Traumatic brain injuries, or TBIs, are often the result of the head receiving blunt-force impact, causing damage to the brain, a number of events might lead to these injuries. While TBIs range in severity, they may all have long-term effects on the wellbeing of the victim.
It is important to diagnose the injury in order to begin treatment immediately and thus quell any negative symptoms and lessen the impact of a TBI on an individual’s quality of life. If you have sustained an impact to your head, the following are a few methods the doctor may use to diagnose a possible traumatic brain injury.
Whether mild or severe, all TBIs generally display obvious physical symptoms. According to the Brain Injury Association of America, some of the most common symptoms of TBIs include:
- loss of consciousness upon impact to the head (or at any period thereafter);
- spinal fluid seeping from the ears or nose;
- dilated pupils;
- slow pulse and breathing rate; and
- loss of bladder or bowel control.
Of course, though these physical symptoms may be obvious to a doctor or other witness, there are other perception-based indicators that may only be known to the individual.
Anyone who experiences the following after a head injury should immediately seek the help of a doctor:
- ringing in the ears;
- difficulty speaking or thinking; and
- slow speech.
If a doctor believes that an individual may have sustained a TBI after a head injury, he or she will continue the diagnostic procedure by having the patient undergo one or more brain scans to discover the nature and severity of the problem.
The first, and generally most common, is called a computed tomography (CT) scan, and utilizes a series of x-rays to create a more detailed image of structures within the body. Upon completion of a CT scan, a doctor will be able to evaluate the injury and determine the best course of action. A CT scan is often used in the acute phase and in a period of urgency.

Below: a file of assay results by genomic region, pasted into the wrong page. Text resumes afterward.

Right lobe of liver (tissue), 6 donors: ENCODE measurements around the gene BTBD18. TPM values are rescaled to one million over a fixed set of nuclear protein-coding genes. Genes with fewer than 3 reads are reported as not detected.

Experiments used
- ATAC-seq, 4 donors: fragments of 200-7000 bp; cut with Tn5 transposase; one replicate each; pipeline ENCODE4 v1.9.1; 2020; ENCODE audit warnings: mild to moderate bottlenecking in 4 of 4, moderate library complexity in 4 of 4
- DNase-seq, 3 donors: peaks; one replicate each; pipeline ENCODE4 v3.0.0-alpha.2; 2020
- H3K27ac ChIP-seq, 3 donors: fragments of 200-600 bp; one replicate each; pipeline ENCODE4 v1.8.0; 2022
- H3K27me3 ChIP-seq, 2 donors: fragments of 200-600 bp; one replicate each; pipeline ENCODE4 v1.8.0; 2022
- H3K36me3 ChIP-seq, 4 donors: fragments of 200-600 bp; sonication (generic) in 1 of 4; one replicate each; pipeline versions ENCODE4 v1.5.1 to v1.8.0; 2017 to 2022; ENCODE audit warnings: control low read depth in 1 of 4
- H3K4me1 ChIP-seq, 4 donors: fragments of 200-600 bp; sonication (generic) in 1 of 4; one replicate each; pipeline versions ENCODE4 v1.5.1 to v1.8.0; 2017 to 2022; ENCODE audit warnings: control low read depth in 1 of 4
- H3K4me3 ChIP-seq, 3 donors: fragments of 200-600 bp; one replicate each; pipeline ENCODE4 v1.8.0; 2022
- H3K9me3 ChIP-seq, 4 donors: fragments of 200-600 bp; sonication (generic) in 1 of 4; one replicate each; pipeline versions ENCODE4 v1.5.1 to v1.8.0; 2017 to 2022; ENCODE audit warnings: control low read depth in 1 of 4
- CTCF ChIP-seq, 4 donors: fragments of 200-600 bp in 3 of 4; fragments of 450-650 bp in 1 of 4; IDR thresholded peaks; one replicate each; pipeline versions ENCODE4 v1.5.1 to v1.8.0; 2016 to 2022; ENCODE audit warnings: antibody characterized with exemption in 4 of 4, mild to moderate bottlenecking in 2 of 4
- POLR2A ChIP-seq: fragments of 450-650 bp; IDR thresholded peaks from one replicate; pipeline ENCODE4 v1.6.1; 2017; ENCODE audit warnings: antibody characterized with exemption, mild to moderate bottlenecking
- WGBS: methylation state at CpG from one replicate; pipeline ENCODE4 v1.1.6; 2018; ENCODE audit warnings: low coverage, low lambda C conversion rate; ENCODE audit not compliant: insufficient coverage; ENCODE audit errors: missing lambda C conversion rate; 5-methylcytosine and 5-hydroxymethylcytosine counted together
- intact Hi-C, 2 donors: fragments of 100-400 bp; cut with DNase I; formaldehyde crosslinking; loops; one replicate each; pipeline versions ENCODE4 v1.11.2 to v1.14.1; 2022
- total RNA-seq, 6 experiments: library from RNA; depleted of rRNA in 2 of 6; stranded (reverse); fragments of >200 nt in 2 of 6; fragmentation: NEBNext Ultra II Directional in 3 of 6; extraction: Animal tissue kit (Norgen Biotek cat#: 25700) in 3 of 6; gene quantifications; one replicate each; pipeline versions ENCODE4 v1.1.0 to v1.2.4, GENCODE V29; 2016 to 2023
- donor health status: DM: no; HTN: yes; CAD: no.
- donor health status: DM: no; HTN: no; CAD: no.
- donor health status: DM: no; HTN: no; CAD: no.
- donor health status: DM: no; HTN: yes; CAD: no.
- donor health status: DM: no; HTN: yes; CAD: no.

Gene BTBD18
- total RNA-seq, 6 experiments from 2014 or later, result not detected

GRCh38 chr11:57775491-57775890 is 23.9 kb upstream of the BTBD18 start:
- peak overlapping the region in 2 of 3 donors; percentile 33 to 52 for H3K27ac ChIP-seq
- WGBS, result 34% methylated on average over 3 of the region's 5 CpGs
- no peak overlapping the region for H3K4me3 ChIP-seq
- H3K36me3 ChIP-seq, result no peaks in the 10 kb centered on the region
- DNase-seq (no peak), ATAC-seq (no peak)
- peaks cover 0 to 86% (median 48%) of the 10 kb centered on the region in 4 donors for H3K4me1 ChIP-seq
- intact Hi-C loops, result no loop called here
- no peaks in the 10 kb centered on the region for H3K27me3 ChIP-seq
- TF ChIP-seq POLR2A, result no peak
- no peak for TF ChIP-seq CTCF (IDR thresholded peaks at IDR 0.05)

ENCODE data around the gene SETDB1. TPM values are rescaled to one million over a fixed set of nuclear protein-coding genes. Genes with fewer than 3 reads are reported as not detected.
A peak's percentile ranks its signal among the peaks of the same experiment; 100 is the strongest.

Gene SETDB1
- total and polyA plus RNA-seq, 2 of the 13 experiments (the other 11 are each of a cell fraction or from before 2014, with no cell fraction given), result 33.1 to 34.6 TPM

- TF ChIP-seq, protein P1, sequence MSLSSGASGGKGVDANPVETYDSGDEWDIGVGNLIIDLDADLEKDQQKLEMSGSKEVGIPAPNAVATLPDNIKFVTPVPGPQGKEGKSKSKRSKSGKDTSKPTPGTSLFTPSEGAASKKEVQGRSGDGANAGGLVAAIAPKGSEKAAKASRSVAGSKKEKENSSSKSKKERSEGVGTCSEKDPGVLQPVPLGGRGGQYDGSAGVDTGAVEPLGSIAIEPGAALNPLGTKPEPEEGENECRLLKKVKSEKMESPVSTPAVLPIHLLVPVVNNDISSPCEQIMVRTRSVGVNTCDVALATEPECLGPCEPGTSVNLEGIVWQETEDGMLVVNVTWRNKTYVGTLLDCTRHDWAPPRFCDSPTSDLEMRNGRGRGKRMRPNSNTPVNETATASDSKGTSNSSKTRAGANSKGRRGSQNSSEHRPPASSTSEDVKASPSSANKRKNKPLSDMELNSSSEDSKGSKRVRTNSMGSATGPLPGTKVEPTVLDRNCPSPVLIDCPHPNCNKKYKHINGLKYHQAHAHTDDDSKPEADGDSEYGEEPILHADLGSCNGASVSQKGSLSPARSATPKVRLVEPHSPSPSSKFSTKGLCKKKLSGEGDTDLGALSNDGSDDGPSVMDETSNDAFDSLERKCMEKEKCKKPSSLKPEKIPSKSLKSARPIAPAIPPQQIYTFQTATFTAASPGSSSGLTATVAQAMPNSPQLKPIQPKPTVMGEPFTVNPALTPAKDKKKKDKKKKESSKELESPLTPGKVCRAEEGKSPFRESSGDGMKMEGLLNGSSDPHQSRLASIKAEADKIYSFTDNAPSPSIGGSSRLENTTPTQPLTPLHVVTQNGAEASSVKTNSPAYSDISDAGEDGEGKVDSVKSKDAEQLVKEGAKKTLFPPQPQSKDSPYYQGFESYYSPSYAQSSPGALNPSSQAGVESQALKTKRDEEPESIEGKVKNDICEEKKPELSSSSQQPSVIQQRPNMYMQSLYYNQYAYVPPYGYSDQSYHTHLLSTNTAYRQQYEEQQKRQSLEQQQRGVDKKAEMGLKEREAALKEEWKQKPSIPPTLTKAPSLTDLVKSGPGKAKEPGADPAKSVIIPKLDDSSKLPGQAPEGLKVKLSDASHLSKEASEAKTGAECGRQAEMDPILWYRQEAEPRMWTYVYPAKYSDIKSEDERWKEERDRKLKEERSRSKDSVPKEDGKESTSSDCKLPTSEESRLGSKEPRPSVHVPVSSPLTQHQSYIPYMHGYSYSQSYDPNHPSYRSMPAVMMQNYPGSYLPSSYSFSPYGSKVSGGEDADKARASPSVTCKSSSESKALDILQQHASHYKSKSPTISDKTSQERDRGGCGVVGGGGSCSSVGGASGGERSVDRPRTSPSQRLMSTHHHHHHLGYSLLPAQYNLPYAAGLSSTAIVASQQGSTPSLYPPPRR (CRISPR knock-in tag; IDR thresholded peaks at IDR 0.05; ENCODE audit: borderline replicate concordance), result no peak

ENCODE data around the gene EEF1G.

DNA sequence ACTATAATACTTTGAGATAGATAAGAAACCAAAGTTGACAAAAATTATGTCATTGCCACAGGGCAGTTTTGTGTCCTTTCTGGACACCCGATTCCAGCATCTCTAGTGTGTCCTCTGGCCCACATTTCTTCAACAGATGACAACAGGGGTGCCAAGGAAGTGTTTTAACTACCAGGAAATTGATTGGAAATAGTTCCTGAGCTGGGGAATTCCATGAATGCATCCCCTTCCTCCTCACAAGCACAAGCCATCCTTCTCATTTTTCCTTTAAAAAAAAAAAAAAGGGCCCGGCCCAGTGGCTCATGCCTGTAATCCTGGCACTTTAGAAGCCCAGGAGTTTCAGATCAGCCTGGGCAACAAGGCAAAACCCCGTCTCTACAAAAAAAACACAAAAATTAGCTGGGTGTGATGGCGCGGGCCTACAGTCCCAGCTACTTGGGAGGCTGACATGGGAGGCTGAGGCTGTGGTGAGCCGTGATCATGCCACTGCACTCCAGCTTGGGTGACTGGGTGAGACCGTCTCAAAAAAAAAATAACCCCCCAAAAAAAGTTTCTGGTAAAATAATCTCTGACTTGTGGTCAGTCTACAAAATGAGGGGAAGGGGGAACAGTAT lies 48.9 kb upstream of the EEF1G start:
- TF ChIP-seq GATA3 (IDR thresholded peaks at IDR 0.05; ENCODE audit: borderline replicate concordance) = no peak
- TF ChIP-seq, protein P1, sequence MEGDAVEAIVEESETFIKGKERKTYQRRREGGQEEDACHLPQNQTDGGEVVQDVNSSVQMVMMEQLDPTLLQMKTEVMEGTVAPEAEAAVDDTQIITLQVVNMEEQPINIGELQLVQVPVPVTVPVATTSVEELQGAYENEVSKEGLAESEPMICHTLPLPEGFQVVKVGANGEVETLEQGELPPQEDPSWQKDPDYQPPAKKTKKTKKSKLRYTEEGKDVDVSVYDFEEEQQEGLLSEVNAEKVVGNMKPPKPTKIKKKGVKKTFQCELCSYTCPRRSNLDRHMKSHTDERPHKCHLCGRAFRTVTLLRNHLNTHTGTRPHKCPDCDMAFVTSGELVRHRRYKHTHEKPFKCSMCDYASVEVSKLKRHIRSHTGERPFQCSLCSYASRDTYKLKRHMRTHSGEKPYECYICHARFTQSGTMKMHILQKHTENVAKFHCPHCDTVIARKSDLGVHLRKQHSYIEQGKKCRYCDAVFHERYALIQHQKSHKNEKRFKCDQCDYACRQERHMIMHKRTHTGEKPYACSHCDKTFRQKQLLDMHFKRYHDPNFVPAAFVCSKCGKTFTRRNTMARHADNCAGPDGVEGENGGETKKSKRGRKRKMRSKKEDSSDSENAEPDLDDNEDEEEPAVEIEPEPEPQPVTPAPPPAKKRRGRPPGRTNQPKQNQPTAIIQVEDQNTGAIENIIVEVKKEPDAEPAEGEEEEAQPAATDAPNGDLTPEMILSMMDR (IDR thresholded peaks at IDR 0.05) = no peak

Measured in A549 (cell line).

Because x-ray technology is better suited for bony structures and the brain is composed of soft tissue, a doctor may instead opt to perform a magnetic resonance imaging (MRI) scan on the patient. Although this is generally more expensive, and takes longer, an MRI can be used to create a highly detailed brain scan. Instead of x-rays, it uses magnetic fields and radio waves to create images.
Seek Legal Help if You Have Sustained a TBI
Ultimately, if you have sustained a TBI after being hit in the head, it is imperative that you seek medical help immediately to find the severity of your injury, as well as the proper course of rehabilitation.
But if your accident was the result of another party’s negligent acts and you’re in the Denver area, contact the Law Offices of D.J. Banovitz for help filing a claim to get you the compensation you deserve for your injuries. Call today at 303-300-5060 or visit our contact page.